Kariouk Associates. Ottawa Gatinuea Design Office. Houses, Cottages, and Interior Renovations

Westboro Home

Project Information
Project Information
Ottawa, Ontario
To create a light-filled, single family home while simultaneously maintaining a sense of privacy within
Design Challenge & Solution
Westboro Home Residential Appearance and Details Design
Maverick Style, Westboro Home Residential Appearance and Details Design , August 2015
Surprise And Delight
Ottawa At Home, Surprise And Delight , October 2014
Excellent Design, Westboro Home In Ontario, Canada
id+c, Excellent Design, Westboro Home In Ontario, Canada, May 2014
VÝZVA V CENTRU OTTAWY (Call in Down-town Ottawa)
DŮM&ZAHRADA (House & Garden), VÝZVA V CENTRU OTTAWY (Call in Down-town Ottawa), March 2014
Taming A Difficult Site
Ottawa Citizen, Taming A Difficult Site, September 2013
Westboro Home / Kariouk Associates
ArchDaily, Westboro Home / Kariouk Associates, August 2013
Westboro Home by Kariouk Associates
Contemporist, Westboro Home by Kariouk Associates, July 2013
Design Challenge & Solution

Design Challenge:

The site for this home was a narrow lot in a downtown neighbourhood, which carried with it extensive code limitations on side windows. A further challenge was negotiating the difference in grade between the two neighbouring lots: an already steeply sloping site, the neighbours to the West raised their rear yard an additional 1.5m, ultimately creating a difference in neighbouring lot heights of approximately 2.5m.

Design Solution:

The design of the home revolves around a two storey, light-filled raised garden courtyard. The garden takes a “bite” out of the tight, permissible building area, however it allowed for an extensive amount of glass that otherwise, due to restrictive building code requirements, would not be possible. The courtyard’s lot-line side remains open, while its three interior sides are filled with windows and bring natural light into the heart of the home on both living floors. The courtyard is filled with ornamental plantings, and while it serves as a “daylight-magnet,” it also serves as a lush, visual focus for each of the primary living spaces of the home.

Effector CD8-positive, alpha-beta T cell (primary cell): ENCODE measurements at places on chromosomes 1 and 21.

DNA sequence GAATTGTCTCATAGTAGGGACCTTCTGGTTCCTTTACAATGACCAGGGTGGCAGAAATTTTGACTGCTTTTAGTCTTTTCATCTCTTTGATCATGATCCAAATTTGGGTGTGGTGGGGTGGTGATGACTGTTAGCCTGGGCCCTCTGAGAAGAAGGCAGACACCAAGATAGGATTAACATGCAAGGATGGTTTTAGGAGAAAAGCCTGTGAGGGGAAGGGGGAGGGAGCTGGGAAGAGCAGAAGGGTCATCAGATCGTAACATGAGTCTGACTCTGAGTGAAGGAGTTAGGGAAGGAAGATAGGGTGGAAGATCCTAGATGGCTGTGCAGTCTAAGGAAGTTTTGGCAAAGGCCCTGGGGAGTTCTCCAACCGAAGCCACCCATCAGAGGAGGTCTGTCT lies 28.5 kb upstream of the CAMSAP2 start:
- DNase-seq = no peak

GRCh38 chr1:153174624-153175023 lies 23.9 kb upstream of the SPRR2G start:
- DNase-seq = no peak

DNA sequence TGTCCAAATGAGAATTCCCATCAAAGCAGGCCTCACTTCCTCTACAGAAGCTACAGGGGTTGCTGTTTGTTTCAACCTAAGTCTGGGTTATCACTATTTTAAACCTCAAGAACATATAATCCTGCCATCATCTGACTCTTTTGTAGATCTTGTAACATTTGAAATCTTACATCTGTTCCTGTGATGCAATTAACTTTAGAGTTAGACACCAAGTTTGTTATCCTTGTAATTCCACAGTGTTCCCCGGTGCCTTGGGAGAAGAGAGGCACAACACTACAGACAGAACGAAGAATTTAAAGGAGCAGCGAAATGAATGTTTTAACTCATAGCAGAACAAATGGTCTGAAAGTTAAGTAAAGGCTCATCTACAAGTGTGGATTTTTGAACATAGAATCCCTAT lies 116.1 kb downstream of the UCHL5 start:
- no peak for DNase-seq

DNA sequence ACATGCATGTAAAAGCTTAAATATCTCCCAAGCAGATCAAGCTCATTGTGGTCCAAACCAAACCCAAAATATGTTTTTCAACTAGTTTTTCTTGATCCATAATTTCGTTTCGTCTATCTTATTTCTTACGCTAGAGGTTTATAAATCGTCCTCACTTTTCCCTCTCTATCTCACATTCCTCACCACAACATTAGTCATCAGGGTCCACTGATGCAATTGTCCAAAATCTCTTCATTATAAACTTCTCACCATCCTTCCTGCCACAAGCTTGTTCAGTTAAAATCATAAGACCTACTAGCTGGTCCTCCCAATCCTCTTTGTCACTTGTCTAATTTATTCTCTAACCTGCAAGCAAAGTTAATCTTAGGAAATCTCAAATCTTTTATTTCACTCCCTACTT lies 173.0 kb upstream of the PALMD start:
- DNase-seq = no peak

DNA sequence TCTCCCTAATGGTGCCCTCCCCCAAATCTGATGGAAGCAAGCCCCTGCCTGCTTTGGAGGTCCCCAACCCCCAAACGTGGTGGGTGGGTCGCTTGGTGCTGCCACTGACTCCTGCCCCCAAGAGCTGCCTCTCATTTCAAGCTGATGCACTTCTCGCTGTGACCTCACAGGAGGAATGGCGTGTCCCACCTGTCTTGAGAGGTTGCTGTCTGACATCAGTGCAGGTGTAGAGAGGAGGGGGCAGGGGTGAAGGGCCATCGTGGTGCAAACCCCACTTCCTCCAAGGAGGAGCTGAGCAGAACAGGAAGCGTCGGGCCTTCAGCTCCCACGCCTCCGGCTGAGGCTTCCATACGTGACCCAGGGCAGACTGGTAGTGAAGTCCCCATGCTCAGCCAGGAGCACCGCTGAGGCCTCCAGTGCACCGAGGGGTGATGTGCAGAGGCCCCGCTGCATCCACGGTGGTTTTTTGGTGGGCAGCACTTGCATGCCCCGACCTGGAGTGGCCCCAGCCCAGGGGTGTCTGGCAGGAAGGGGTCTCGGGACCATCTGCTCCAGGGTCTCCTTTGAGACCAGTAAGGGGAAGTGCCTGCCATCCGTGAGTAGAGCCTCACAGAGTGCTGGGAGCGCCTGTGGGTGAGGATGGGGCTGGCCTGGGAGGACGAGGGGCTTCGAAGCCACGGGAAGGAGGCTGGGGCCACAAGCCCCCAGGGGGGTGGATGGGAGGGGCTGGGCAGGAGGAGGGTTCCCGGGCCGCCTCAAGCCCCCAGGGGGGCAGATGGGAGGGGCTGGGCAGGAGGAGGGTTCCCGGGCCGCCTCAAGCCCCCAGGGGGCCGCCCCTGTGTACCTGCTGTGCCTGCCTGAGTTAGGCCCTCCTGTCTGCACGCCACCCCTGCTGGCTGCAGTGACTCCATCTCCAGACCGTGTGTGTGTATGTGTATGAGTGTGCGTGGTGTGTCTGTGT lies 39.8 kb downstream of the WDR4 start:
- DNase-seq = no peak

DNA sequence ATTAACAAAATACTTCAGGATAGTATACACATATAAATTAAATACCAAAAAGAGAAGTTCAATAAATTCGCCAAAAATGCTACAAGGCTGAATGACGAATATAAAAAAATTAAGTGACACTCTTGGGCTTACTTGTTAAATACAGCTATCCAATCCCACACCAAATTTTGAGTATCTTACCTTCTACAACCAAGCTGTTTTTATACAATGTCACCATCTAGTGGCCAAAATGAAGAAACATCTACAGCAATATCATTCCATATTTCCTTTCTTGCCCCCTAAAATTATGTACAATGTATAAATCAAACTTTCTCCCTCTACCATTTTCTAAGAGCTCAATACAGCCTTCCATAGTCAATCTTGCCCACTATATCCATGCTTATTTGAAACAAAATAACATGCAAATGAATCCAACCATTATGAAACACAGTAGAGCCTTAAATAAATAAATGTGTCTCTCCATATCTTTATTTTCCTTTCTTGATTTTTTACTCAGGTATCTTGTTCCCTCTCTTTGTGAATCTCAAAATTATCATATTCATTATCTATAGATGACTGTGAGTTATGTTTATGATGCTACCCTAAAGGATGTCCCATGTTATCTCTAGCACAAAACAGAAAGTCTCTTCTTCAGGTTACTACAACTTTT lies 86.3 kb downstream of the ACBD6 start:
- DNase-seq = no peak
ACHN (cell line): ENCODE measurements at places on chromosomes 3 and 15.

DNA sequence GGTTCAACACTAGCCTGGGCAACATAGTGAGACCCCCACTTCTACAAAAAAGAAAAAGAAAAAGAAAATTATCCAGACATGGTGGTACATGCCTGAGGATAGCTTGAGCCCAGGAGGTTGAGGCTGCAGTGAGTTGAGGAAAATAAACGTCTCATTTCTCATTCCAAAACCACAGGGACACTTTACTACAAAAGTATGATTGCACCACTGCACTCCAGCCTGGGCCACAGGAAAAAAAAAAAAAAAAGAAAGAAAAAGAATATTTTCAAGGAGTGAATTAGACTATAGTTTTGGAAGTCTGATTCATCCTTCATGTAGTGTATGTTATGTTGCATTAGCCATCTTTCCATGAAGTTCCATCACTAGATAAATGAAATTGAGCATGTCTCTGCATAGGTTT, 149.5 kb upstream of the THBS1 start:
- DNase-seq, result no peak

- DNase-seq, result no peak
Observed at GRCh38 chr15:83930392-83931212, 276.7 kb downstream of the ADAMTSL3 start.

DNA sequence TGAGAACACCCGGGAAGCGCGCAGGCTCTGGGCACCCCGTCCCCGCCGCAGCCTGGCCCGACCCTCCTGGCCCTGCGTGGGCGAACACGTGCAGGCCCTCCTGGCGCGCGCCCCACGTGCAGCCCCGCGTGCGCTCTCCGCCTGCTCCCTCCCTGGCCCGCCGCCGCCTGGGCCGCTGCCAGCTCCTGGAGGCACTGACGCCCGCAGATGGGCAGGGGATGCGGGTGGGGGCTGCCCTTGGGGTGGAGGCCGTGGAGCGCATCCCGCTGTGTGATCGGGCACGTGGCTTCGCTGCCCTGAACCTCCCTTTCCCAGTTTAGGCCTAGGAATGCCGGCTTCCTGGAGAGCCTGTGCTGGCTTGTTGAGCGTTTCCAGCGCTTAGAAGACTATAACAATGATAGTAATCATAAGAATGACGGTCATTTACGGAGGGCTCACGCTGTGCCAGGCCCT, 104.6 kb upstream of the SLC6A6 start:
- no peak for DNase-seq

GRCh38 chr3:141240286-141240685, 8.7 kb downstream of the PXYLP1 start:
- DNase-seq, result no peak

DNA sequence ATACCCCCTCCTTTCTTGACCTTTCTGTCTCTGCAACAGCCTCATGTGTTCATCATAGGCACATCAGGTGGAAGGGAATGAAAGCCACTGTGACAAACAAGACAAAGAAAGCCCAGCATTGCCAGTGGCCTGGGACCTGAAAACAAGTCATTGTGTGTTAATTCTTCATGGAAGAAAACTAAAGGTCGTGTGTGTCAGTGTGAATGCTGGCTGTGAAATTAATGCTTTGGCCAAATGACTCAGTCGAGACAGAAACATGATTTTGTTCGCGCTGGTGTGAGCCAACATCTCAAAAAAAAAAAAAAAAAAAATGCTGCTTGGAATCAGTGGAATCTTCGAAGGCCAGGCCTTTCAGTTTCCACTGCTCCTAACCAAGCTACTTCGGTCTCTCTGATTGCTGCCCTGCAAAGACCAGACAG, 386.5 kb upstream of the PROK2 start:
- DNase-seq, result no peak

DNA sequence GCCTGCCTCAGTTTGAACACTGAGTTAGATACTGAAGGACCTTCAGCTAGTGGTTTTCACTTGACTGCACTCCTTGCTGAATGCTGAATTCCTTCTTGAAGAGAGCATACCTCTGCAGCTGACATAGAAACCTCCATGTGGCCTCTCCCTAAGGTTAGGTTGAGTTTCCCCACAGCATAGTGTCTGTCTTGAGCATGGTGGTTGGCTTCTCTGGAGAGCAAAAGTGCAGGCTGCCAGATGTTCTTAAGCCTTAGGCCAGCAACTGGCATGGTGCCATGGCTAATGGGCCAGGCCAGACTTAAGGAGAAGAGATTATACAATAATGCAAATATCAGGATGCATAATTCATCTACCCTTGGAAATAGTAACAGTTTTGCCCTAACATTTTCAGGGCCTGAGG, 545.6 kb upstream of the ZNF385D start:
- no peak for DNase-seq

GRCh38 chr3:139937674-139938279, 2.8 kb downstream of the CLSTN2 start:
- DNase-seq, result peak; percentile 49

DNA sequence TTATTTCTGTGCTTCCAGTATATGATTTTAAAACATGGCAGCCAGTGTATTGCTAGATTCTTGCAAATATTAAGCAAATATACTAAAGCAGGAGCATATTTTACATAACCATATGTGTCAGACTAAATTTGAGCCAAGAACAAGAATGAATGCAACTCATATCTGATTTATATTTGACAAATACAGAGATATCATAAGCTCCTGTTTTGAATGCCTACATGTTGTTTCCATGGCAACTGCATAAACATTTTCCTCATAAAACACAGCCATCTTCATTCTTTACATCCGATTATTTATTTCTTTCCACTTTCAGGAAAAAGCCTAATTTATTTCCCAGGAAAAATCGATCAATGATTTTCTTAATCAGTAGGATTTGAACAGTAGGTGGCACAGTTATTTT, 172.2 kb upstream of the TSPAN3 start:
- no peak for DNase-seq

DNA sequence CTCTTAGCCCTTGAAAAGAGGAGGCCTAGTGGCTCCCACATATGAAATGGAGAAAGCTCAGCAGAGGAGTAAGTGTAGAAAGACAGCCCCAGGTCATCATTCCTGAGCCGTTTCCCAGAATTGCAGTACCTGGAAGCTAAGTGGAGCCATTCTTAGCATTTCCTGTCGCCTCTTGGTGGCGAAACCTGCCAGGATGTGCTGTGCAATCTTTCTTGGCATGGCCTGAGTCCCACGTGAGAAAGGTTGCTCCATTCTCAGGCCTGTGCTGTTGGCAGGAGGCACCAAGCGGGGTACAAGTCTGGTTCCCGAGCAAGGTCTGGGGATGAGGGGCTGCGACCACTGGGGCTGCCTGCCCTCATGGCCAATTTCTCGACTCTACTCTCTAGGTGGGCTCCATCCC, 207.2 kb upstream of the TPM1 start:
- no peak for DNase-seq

Upon stepping into the foyer, one is immediately presented with a series of linked views that unite the very front of the home to the very back of the property. The opposing wall of the interior foyer is entirely glass and shows the exterior, raised garden courtyard; this view continues through the courtyard and joins the interior of the formal dining room; this view then extends to an exterior garden bridge over the lower rear yard that ultimately joins visually to the interior of a three-season reading pavilion set in the rear yard.

A sense of privacy is created, despite the numerous and large windows that were achieved, as the main living areas begin a full-flight above street level; a slate and glass entry stair and walkway create a generous arrival point for visitors. Likewise, the entry stair/foyer volume is clad in white masonry in order to visually advance and welcome visitors towards the walkway (while the volume housing primary living spaces as well as the garage below is clad in black clapboard in order to recede from the sidewalk). A continuous visual and spatial gap cuts entirely through the home between the light and dark volumes; an open-riser stair is inserted into that void, set against the backdrop of the garden courtyard.


Paul duBellet Kariouk (Principal)

Chris Davis (Senior Design Associate)

Sarah McMurtry (Design Associate)

David King (Design Associate)

General Contractor:

Westboro Homes (Nicholas Heins)

Gruber Furniture (Robert Gruber)

Empire Enterprises (Brad Beerwort)

John Kealey Photography